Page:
Eating Your Way to a Better Night’s Sleep

This article was brought to you by our fabulous intern Breanne Zebrowski. She is currently a student at Cal State Poly Pomona studying Food and Nutrition.


We all know it can be hard to get the recommended 8 hours of shut eye each night.  As easy as it is to ask your doctor for medications to help you get a good night’s sleep, there are healthier, more natural, and even safer alternatives rather than turning to another pill.

It’s a sad reality that so many people use sleep aids at night only to wake up from their medicated slumber in need for their morning caffeine fix.  It’s estimated that about 60 million American adults struggle with insomnia or chronic sleeplessness.  This causes so many people to reach for another “quick fix” through a pill.

Many sleeping pills are infamous for causing drowsiness and eventually become addictive.  Zolpidem, one of the main ingredients in top-selling sleeping pills, is a sedative as well as a hypnotic and is known to actually cause an imbalance of our body’s sleeping hormones, causing more insomnia symptoms.  But how can we get a better night’s sleep without turning to another medication?  The answer may be easier and tastier than what you’d expect.

Time and time again we have to relearn that proper nutrition and the foods we eat affect us on so many more levels than we would like to think.  Although American’s like magic pills and drinks to solve our problems for us, food can, and always will, be the answer for long-lasting health.  In search for a tastier way to a good night’s sleep, we have found 5 foods that are sure to help catch some zzz’s.

  1. Walnuts – Yet again, these little nuts help us in our quest for better health. Walnuts’ natural dose of tryptophan (it’s not only in turkey) helps put us to sleep faster while also regulating the hormones that control our “body clock,” being a great option for those who continue to count sheep.
  2. Cheese – This sharp, savory favorite can be served with crackers before bed to enhance sleep. The calcium in dairy products regulate muscle movement as well as trigger the production of sleep-triggering melatonin.
  3. Lettuce – This leafy green was a surprising candidate but earned its way onto the list with its sedative properties. Similar to opiates, lettuce contains lactucarium which promotes a euphoric and relaxed feeling, making it easier to slip into slumber.
  4. Tuna – This fish packs a punch of vitamin B6, promoting the production of melatonin and serotonin, which aid you in regulating your sleep cycle. Other foods that can do the same include halibut, salmon, pistachios and even garlic.  You can also get these benefits by taking supplemented forms of vitamin B6 as well as melatonin supplements
  5. Tart Cherries – Cousins of sweet cherries, an 8 ounce glass of tart cherry juice has been shown to help you fall asleep faster. In studies done by the Universities of Pennsylvania and Rochester, cherries were shown to help the symptoms of insomnia patients when compared to those who didn’t enjoy cherries.  Like the fishy relatives who earned their spot as number four, cherries are also rich with sleep-enhancing melatonin.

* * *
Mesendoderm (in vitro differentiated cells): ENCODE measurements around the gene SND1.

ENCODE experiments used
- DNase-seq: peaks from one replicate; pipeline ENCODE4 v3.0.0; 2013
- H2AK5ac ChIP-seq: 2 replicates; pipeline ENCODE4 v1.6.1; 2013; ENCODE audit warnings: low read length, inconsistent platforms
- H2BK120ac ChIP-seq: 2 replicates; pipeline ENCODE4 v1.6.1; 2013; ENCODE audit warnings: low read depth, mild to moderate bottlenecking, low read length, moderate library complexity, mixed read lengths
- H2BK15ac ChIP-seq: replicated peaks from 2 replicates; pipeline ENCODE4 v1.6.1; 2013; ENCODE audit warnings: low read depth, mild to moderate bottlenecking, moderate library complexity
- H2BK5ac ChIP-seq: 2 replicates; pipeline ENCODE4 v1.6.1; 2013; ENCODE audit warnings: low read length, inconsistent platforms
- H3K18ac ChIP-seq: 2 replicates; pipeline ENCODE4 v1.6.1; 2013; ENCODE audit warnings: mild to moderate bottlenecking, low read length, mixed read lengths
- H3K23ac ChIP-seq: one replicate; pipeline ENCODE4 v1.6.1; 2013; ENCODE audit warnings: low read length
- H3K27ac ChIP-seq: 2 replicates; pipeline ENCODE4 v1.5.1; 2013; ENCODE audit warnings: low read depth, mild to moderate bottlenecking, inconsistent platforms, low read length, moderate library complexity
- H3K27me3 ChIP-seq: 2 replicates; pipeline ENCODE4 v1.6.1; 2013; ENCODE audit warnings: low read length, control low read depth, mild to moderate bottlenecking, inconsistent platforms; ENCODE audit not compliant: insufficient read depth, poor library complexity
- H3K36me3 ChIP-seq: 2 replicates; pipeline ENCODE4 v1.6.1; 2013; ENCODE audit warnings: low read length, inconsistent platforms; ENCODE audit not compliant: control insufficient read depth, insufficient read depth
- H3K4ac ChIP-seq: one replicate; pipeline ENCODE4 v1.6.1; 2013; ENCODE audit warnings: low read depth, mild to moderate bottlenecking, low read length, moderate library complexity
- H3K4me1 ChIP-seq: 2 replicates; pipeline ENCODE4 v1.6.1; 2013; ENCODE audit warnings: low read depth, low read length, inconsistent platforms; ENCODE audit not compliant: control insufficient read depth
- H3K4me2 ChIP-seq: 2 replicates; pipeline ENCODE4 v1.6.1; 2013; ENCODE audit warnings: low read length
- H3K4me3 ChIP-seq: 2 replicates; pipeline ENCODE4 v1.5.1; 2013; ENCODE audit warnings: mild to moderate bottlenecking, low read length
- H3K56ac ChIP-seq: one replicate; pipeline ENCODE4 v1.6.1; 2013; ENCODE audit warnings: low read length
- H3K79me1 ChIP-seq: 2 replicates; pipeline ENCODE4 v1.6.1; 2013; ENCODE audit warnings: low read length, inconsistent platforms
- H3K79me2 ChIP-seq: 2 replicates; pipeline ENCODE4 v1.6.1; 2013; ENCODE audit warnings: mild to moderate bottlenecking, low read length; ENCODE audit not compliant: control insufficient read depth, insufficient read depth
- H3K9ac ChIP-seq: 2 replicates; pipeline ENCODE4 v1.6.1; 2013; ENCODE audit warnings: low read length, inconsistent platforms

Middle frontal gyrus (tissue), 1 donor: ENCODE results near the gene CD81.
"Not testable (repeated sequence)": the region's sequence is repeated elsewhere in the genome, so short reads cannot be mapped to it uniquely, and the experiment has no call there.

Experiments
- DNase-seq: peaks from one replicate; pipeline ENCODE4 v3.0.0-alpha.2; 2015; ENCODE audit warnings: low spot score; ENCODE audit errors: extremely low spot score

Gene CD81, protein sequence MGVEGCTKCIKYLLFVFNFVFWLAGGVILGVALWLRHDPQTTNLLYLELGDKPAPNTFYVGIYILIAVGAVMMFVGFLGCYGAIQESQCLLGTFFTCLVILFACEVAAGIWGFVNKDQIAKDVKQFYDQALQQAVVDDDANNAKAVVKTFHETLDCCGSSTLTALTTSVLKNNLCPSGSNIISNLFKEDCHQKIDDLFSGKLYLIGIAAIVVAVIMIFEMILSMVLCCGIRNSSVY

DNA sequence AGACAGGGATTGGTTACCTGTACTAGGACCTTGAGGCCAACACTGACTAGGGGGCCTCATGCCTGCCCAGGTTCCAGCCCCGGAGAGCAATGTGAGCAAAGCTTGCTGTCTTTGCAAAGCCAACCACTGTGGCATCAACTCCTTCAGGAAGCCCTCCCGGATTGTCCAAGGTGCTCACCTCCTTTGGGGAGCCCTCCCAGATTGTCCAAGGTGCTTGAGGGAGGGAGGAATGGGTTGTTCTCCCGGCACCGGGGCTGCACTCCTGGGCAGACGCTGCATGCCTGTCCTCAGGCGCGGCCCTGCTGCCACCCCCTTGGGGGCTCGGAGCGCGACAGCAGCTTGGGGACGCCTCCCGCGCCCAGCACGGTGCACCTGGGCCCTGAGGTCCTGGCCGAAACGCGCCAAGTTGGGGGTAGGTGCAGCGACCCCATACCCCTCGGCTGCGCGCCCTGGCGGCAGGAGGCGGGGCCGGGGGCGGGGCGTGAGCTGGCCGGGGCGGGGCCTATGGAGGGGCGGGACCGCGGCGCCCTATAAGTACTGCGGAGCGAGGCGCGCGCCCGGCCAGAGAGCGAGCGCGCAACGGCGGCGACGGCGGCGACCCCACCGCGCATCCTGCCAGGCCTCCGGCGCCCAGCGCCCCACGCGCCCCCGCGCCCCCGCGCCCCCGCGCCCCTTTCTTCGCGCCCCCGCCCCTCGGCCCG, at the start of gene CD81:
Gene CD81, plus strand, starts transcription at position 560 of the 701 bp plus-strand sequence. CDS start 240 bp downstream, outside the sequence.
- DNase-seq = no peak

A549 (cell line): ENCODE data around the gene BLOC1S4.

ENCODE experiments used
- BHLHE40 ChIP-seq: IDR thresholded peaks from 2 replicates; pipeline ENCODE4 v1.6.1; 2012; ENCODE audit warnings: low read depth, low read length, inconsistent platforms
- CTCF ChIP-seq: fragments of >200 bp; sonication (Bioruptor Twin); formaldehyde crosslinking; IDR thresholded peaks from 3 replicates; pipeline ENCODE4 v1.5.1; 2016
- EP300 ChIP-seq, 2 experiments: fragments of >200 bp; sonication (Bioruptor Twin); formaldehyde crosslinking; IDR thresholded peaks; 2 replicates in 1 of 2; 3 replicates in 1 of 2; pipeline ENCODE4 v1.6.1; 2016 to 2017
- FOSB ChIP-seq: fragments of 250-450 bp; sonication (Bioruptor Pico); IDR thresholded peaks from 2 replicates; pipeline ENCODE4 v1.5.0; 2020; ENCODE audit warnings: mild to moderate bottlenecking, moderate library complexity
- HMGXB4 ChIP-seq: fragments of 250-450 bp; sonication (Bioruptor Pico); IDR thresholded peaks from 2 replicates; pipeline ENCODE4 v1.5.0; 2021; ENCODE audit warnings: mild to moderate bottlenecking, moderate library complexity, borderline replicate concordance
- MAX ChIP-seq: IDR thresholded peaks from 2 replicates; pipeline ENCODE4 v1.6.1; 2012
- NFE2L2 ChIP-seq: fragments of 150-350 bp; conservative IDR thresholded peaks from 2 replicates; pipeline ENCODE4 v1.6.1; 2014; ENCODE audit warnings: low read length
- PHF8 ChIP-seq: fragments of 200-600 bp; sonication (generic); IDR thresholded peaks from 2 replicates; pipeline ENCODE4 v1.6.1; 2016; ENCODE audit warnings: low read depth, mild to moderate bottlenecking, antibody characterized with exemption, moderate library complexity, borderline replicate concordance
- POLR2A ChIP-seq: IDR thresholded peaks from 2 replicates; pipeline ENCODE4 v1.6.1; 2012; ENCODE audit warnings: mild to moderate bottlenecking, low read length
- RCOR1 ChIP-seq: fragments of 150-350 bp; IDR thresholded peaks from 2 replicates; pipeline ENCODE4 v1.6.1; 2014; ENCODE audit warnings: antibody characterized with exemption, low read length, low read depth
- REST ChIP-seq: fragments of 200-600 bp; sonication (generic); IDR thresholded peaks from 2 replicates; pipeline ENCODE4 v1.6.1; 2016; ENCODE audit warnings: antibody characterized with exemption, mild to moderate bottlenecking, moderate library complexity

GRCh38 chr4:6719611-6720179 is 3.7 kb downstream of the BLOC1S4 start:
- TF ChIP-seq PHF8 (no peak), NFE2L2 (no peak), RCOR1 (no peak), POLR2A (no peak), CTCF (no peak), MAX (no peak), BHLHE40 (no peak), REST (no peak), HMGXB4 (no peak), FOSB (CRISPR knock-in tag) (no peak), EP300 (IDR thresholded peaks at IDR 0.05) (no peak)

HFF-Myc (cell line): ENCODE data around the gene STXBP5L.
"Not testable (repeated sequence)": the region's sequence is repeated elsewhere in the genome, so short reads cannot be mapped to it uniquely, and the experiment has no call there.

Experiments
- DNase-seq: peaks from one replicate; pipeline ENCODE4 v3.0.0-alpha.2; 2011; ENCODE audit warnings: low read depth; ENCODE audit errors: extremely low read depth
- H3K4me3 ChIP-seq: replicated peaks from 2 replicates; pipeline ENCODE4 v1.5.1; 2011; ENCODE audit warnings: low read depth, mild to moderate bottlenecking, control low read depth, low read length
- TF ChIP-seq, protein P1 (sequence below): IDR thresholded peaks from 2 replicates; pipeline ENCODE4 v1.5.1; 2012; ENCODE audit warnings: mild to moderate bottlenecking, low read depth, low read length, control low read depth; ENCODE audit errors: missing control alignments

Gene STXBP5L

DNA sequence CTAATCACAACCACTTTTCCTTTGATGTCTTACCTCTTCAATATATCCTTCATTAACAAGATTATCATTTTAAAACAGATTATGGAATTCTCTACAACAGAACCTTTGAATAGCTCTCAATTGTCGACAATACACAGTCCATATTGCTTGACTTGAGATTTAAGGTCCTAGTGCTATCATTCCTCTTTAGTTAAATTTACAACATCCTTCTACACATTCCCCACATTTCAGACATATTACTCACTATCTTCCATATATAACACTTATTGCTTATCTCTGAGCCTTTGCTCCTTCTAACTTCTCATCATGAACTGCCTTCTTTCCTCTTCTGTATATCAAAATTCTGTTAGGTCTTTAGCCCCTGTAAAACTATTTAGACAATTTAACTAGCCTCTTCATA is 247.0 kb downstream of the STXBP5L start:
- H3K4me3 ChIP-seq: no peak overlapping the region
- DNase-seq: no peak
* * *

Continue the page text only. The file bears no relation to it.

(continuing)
In addition to these foods, many minerals are also important in aiding in sleep.  One of the best is magnesium, which is found abundantly in our bodies and serves several purposes.  Magnesium is vitally important to getting a better night’s sleep and plays and active role in our body’s regulation of muscle movement, digestion of foods, as well as blood glucose levels.  All of these things contribute to a restful night’s sleep.

However, magnesium’s sleeping secret is its role it plays in our nervous systems and the regulation of adrenaline.  Because magnesium plays a role in the activation and deactivation of our stress hormone, getting sufficient amount of this mineral can be a huge contributing factor in sleeping more soundly.  Foods rich in magnesium include dark, leafy greens, legumes, nuts, seeds, as well as whole grains.

Eating the right foods is important when trying to get a good night’s sleep, but what foods should we avoid?  Here are a few things to hide in the back of the cupboard before bed.

  1. Fatty Foods – Although we would all love a midnight milkshake run, doing such can mean less sleep for you later. Foods that are high in fat take a long time to digest and activate a long digestive process.  Doing so late at night can mean being too alert to sleep.
  2. Alcohol – It may seem that using a depressant drug such as alcohol would give you a better night’s sleep, but evidence proves otherwise. Alcohol may put you to sleep faster, but using too much can harm your ability to achieve REM (Rapid Eye Movement) sleep, where your body makes the most repairs and restorations. Plus, as your body metabolizes the alcohol, it causes you to wake from your slumber, usually in the middle of the night.
  3. Spicy foods – It’s easy to see the connection between restless nights and spicy foods in the way they react when simply tasting them. Spicy foods tend to raise our body temperature, making it harder to fall asleep.
  4. Dark Chocolate – Similar to coffee beans, cocoa beans also contain caffeine. Although it contains less caffeine than its bitter, brewed cousin, dark chocolate can keep you up later than anticipated.  If you find yourself with a late-night chocolate craving, choosing a lower cocoa percentage may be better to avoid the larger dose of caffeine.

Through the power of food, we can avoid another pill and get a great night’s sleep naturally with a few simple things added or taken away from our daily diets.

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